No it's not about preventing terrorism. (Neither are the checks at the airports). Its pure ass covering by officials.

Hou don't stop terrorism by forcing terroriste to change their tactics. The whole security theatre at the Eurostar is superfluous.
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Old February 23rd, 2015, 09:59 PM   #2949
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I thinking that while France has built lines that enable now a lot of very long-distance international trains, Switzerland is set to become the dark hole of international travel in Western Europe, where average commercial speed is going to plummet if trains need to travel through, to or from Switzerland.
How many dedicated high speed lines has France build through the Alps? How many has Italy?

None.

Despite the difficult geography the average commercial speed of public transport is high in Switzerland then in Italy of France once you leave the high speed lines.

The train from Basel to Milano has the lowest average speed on it's Italian section. Once it has left the mountains...

That is the reality.
It's not the SBB that is slowing trains to Milano down, it's Trenitalia.
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Old February 23rd, 2015, 10:03 PM   #2950
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Actually, I read that if an open-access operator wanted to run a Frankfurt-Milano train, for instance, its options would be:

- make the train follow a shadow path of some IC train, even if it doesn't want to stop at all stations domestic SBB IC's call at, which increases travel time.

- pay an access fee so high to get special paths that it would render the train service non-economical.

- enter some arrangement whereas such train would be part of SBB netwok within Switzerland.
Without many intermediate stops such a service would never be economically viable to begin with. Trains function best as part of a network. Stops add time to a train, but they also add value. They increase the number of destinations a train is useful for.
The main market for a train from Frankfurt to Milano would not be people going from Frankfurt to Milano, but people going to Frankfurt of Milano from places in between.

The value of a train service is in the number of destinations it allows you to reach within your time budget. Speed is important, but is not the only thing that matters.
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Old February 24th, 2015, 01:26 AM   #2951
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I love flying. Especially when I'm doing the flying.

But what commercial flying has become makes me angry. There are thousands of people now being paid solely to make the world a worse place. When people think that railways should introduce this as well I get ready for murder (figuratively speaking).

I'm not the least bit afraid from flying. I just find that the train is less nerve wracking. It's also allows me to better organize my day, provided there is a frequent schedule. When I visit my relatives I want to be there before dinner. The day is going to be dominated by travel anyway. It doesn't really matter that much if the travel takes 6 or 8 hours, as long as it's pleasant.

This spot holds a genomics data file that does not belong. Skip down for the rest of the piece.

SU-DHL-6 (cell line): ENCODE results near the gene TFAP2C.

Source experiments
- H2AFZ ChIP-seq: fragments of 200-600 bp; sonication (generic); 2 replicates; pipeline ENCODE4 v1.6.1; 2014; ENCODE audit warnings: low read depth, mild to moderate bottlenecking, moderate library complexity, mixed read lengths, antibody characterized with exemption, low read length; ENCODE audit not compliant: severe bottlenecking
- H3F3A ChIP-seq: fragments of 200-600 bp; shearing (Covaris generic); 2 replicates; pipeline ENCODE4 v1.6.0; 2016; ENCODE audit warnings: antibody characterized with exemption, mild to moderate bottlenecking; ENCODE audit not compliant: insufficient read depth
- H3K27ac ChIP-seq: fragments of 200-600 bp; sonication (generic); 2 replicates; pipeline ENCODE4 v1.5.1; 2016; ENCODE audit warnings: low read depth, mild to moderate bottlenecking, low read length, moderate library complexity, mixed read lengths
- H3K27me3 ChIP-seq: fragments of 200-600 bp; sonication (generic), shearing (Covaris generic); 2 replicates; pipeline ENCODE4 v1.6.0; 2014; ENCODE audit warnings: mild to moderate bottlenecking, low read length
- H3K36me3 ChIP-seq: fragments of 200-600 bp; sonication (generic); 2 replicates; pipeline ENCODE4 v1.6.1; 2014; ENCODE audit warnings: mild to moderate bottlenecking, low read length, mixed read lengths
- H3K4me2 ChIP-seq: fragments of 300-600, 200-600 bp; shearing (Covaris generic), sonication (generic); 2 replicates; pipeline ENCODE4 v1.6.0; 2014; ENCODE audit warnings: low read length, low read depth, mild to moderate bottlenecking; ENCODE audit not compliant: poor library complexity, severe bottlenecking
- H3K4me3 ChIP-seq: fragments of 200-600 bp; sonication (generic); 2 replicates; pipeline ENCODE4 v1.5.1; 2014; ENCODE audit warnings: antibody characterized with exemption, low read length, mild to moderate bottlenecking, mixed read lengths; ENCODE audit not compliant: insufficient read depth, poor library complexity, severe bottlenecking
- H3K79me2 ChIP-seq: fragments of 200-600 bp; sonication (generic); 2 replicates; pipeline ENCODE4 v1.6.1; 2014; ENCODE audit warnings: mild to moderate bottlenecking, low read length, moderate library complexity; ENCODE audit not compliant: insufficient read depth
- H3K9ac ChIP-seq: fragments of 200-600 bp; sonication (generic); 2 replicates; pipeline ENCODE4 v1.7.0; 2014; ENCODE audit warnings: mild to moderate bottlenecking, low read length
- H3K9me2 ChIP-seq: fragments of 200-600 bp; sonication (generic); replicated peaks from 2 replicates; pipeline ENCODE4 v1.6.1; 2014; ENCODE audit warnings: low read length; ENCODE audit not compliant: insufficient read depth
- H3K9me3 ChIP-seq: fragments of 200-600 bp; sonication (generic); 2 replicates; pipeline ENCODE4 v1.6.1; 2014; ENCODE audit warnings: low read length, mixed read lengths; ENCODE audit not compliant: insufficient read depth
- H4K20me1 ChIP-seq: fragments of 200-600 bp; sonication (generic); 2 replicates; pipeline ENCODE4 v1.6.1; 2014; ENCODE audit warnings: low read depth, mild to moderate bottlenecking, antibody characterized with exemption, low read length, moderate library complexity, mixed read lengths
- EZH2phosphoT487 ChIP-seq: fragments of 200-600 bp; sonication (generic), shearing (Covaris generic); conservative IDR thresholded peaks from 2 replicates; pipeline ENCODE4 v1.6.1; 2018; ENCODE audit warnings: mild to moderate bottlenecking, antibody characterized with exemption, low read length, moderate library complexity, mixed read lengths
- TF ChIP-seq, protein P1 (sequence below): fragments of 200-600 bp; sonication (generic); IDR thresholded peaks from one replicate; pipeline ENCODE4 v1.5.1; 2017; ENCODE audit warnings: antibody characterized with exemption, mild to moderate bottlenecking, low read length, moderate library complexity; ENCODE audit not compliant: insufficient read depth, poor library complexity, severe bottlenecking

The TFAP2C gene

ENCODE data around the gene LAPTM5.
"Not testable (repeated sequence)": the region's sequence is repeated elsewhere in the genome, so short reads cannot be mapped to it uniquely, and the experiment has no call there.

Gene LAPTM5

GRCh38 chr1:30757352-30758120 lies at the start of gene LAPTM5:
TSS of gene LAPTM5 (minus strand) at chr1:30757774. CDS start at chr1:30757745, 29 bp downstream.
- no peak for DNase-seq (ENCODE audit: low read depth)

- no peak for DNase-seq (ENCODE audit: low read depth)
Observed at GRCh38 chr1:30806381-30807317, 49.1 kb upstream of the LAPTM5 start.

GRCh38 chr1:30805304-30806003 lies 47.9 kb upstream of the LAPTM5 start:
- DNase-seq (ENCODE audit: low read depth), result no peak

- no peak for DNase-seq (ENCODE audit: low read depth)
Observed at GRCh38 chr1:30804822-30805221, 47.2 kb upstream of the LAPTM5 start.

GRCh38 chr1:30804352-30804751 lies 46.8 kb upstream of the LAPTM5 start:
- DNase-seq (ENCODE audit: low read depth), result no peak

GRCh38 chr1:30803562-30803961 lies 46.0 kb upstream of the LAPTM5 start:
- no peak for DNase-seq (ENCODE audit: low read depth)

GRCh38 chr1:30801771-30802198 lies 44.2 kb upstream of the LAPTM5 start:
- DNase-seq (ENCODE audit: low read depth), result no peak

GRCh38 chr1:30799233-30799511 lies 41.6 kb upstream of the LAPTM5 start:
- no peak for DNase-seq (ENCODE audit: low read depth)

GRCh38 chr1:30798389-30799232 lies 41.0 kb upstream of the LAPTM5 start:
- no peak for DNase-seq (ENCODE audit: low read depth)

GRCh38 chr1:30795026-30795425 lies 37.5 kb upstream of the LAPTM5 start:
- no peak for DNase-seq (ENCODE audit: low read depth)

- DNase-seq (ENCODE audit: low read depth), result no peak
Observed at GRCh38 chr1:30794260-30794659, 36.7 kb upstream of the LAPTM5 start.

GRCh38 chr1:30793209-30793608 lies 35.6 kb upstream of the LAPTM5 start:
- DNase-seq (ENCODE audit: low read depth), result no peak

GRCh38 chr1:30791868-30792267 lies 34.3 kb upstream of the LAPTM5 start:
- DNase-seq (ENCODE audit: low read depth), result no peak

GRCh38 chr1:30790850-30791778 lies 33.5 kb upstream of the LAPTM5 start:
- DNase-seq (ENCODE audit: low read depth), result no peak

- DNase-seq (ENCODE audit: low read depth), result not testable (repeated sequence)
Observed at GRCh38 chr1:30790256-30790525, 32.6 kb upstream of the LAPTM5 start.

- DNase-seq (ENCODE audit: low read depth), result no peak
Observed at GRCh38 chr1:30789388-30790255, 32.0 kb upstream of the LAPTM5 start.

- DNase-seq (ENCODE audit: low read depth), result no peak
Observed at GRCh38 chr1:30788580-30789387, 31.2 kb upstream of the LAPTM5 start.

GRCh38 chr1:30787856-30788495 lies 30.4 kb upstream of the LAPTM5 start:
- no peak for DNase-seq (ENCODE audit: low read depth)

You no doubt mean all that security theatre. It's not fun at all I agree with you, albeit not extra terrible in Switzerland. I just don't think too much about it because there are too many occasions when nothing else would get me to the desired location in a reasonable time or at all.
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Old February 24th, 2015, 01:29 AM   #2952
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There is a train from Interlaken to Berlin, at two hours interval. It doesn't just serve Interlaken - Berlin travelers. Far from...
Yes, although there is a downside too on using long distance trains for local traffic. These trains are late a lot more often than regular Swiss trains even considering that they are not on tight schedule. Sometimes they even have to be replace with extra trains.
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Old February 24th, 2015, 07:22 AM   #2953
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A rare double trainset High Speed meet

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Old February 25th, 2015, 04:06 AM   #2954
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AVE/TGV France-Spain services.

Passengers on the Perpignan-Barcelona route are quite angry at the ticket prices.

They have created this Facebook page (in French) to complain about it, and also about the bad timetables, which don't suit them, forcing them to travel by car to Figueres-Vilafant station (if they have to travel to anywhere beyond Barcelona)... or to drive all the way down to Barcelona, since car-sharing is less expensive in their case than travelling by train to Barcelona.

Besides, a Perpignan-Barcelona ticket will cost €37.10 from April, while a Narbonne-Barcelona ticket (which is a longer distance), will cost only €36.00.

Why is that?
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Old February 25th, 2015, 06:13 AM   #2955
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Passengers on the Perpignan-Barcelona route are quite angry at the ticket prices.

They have created this Facebook page (in French) to complain about it, and also about the bad timetables, which don't suit them, forcing them to travel by car to Figueres-Vilafant station (if they have to travel to anywhere beyond Barcelona)... or to drive all the way down to Barcelona, since car-sharing is less expensive in their case than travelling by train to Barcelona.

Besides, a Perpignan-Barcelona ticket will cost €37.10 from April, while a Narbonne-Barcelona ticket (which is a longer distance), will cost only €36.00.